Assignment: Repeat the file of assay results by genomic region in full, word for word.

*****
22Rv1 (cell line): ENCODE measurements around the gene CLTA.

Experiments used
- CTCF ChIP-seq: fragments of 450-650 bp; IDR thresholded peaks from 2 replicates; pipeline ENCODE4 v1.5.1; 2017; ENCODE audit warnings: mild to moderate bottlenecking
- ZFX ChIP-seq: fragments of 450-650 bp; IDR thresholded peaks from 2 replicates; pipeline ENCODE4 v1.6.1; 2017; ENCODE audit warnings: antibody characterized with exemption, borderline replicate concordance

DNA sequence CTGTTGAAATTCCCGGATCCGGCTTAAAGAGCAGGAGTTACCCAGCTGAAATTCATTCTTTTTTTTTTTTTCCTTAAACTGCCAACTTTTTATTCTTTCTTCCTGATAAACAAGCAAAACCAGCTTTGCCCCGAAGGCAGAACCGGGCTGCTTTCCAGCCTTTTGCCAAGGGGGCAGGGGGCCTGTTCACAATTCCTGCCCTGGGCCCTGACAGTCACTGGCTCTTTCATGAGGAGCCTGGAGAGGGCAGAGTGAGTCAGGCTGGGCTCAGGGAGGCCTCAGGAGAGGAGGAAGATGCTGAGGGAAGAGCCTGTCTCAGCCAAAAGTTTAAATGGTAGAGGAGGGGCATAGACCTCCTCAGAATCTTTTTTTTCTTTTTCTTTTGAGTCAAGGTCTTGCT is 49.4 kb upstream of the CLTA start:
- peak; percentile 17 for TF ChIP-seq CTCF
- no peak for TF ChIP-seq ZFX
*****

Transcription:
22Rv1 (cell line): ENCODE measurements around the gene CLTA.

Experiments used
- CTCF ChIP-seq: fragments of 450-650 bp; IDR thresholded peaks from 2 replicates; pipeline ENCODE4 v1.5.1; 2017; ENCODE audit warnings: mild to moderate bottlenecking
- ZFX ChIP-seq: fragments of 450-650 bp; IDR thresholded peaks from 2 replicates; pipeline ENCODE4 v1.6.1; 2017; ENCODE audit warnings: antibody characterized with exemption, borderline replicate concordance

DNA sequence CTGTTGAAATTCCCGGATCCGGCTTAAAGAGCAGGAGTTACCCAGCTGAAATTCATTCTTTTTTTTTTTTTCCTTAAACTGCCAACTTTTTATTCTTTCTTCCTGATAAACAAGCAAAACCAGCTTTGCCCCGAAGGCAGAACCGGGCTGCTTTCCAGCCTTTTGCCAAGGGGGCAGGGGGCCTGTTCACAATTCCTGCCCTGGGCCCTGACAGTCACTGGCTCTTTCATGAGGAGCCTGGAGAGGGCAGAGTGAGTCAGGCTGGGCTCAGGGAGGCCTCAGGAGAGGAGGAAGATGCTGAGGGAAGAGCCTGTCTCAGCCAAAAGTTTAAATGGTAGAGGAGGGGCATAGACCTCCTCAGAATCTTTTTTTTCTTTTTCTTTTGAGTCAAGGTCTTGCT is 49.4 kb upstream of the CLTA start:
- peak; percentile 17 for TF ChIP-seq CTCF
- no peak for TF ChIP-seq ZFX